“The debates that led to the dissolution of Love and Rage have echoes going back to the founding of the organization. But the last chapter in the conflict began essentially with the publication of an essay called “The Historical Failure of Anarchism.” The paper argued that the anarchist movement had failed to adequately confront its historical defeats, particularly in the Spanish Revolution, and so anarchism had become theoretically impoverished. It called on anarchists to re-examine certain assumptions and tenets, and to look at the experiences of non-anarchist revolutions in the 20th century for both positive and negative lessons. Most provocatively, it argued that the exclusive reliance on militias by anarchists in Spain had been a military disaster, and upheld the position of the Friends of Durrutti who had called for the formation of a revolutionary army. While this essay was not intended as an attempt to outline a strategic orientation for Love and Rage, it quickly became the object of heated polemics that overshadowed the efforts to talk about a strategy for the organization. Two former members of the RSL wrote attacks on the essay that suggested that it was the first step down the slippery slope towards Stalinism. Many other members took issue with the essay as well. At this point, several members of the New York local sought to redirect the debate towards questions of organizing method, drawing variously on Paolo Friere’s theories of pedagogy, Mao Ze Dong’s theory of “Mass Line,” and the Zapatistas’ notion of “Mandar Obedeciendo” (leading by obeying). These members saw reflection on our own organizing as a necessary component of developing an effective revolutionary strategy. The ex-RSL members and several others attacked this organizing approach promoted by the New York members as reformist, and as a tailing after the lowest common denominator politics of the masses. Several ex-RSLers argued instead for the development of an “Anarchist Transitional Program” (presumably similar to the Transitional Program of the Trotskyists). This would be a program of demands, such as calling for a general strike, that anarchists should fight for in the course of reform struggles and would supposedly lead those struggles towards revolutionary conclusions. The debate over organizing method exposed how little anarchist theory has to say on the question. The main theoretical concepts on both sides of this debate were taken from outside anarchism, though some tried to dress them up with examples from anarchist history or calls to “read Malatesta.”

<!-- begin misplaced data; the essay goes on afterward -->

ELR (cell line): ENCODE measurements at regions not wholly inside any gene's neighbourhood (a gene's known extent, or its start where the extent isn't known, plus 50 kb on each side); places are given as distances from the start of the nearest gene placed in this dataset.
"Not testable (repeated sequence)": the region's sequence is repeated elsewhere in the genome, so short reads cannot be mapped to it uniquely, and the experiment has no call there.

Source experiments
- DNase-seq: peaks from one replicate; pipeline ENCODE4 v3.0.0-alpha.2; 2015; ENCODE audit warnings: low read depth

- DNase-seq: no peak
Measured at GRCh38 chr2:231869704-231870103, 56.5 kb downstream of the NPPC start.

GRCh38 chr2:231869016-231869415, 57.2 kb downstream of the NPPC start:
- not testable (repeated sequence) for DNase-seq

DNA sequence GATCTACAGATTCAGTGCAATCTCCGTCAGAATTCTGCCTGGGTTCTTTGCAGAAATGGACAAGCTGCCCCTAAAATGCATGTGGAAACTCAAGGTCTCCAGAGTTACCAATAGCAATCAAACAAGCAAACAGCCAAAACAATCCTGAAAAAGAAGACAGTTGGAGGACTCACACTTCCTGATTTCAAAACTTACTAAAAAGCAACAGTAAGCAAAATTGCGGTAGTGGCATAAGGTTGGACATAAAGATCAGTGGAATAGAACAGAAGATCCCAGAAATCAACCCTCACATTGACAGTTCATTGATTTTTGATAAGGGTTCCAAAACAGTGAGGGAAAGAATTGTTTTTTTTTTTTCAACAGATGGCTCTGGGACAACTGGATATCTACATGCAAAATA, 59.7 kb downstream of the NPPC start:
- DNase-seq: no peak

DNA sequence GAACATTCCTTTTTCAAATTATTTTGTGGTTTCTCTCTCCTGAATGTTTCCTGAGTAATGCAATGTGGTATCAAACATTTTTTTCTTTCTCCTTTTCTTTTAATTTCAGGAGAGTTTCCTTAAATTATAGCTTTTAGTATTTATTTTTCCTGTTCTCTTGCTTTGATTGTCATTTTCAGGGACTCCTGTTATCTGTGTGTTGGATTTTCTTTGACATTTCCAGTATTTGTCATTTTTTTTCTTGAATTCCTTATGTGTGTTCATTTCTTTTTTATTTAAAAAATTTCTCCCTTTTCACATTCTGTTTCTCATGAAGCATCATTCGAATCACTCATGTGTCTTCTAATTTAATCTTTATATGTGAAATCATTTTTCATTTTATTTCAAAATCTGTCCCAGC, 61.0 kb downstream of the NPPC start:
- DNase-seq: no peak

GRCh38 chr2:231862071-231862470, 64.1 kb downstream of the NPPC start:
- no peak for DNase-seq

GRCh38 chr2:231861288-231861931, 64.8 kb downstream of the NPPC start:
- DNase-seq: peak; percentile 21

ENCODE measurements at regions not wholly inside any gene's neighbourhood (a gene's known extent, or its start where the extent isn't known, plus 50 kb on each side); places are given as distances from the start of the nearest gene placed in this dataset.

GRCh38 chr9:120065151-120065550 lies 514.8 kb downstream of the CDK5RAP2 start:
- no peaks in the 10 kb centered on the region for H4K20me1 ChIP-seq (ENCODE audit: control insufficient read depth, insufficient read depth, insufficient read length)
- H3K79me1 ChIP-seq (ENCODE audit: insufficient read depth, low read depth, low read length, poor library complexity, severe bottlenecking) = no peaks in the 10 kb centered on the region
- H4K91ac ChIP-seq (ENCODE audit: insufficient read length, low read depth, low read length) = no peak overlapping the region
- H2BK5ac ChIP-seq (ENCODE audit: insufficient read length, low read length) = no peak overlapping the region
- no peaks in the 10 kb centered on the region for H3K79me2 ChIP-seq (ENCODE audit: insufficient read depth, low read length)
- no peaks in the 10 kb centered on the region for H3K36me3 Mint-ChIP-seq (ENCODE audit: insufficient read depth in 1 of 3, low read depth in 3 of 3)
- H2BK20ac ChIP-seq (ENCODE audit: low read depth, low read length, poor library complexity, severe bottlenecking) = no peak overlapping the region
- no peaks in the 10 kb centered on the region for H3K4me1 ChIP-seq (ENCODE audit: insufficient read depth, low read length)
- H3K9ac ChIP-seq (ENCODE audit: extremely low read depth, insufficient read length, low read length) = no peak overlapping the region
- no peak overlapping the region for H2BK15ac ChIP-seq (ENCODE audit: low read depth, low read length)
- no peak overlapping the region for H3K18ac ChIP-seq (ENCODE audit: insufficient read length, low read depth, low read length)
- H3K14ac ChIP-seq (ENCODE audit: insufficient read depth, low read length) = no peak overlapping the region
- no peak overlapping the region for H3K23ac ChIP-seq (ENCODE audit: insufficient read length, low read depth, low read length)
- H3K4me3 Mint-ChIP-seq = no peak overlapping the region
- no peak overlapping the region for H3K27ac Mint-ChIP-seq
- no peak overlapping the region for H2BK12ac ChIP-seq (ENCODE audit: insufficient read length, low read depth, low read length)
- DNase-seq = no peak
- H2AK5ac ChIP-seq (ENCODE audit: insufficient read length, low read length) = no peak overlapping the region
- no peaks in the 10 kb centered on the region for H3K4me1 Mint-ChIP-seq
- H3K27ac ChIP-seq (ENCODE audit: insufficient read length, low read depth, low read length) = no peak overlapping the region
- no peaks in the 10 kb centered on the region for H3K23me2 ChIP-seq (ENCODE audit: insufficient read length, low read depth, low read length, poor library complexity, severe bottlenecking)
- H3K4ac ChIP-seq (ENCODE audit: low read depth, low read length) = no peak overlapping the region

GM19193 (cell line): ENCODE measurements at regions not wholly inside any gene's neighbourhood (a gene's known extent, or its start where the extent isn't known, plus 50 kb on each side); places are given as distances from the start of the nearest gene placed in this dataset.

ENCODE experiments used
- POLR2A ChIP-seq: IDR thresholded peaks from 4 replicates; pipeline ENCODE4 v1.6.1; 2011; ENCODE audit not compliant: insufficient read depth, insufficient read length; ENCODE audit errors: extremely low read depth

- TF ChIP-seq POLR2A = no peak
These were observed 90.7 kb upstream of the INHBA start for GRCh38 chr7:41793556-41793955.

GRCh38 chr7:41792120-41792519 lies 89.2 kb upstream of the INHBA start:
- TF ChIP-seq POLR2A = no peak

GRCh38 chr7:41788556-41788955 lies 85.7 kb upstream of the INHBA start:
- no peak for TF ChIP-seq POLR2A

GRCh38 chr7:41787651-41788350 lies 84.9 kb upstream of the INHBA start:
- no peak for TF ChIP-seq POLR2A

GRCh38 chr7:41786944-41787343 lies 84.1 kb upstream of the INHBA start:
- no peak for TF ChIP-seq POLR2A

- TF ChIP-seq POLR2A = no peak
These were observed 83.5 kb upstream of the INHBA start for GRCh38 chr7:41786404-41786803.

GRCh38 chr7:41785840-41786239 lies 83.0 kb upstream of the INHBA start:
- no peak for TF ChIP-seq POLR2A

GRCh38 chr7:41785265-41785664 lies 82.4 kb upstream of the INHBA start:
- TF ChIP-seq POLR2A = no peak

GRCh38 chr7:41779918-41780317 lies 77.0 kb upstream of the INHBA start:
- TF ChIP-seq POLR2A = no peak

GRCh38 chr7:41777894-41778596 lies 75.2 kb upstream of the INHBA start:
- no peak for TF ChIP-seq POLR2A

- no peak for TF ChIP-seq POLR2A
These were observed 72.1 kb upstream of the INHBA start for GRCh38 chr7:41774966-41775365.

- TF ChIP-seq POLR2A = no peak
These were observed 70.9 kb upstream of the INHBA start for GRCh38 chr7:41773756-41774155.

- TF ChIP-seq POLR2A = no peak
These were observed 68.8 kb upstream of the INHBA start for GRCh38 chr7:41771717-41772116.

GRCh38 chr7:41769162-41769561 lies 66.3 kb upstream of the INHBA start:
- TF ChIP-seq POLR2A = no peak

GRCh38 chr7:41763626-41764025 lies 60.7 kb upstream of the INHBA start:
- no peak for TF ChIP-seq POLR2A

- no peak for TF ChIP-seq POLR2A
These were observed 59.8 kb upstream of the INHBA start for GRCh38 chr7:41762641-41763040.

“as an addendum to his ‘Historical Failure of Anarchism’, Day also called for the creation of a regular ‘revolutionary army’ implicitly modeled on the Chinese People’s Liberation Army. The PLA, of course, had nothing to do with carrying out a directly democratic revolution in China, but instead was the military instrument establishing state capitalism. (…) Writing in ‘Stakes is High’ and ‘The Historical Failure of Anarchism’, Day went to great lengths to ‘prove’ that the Chinese Revolution of 1949 ‘of necessity’ had to be state capitalist.*/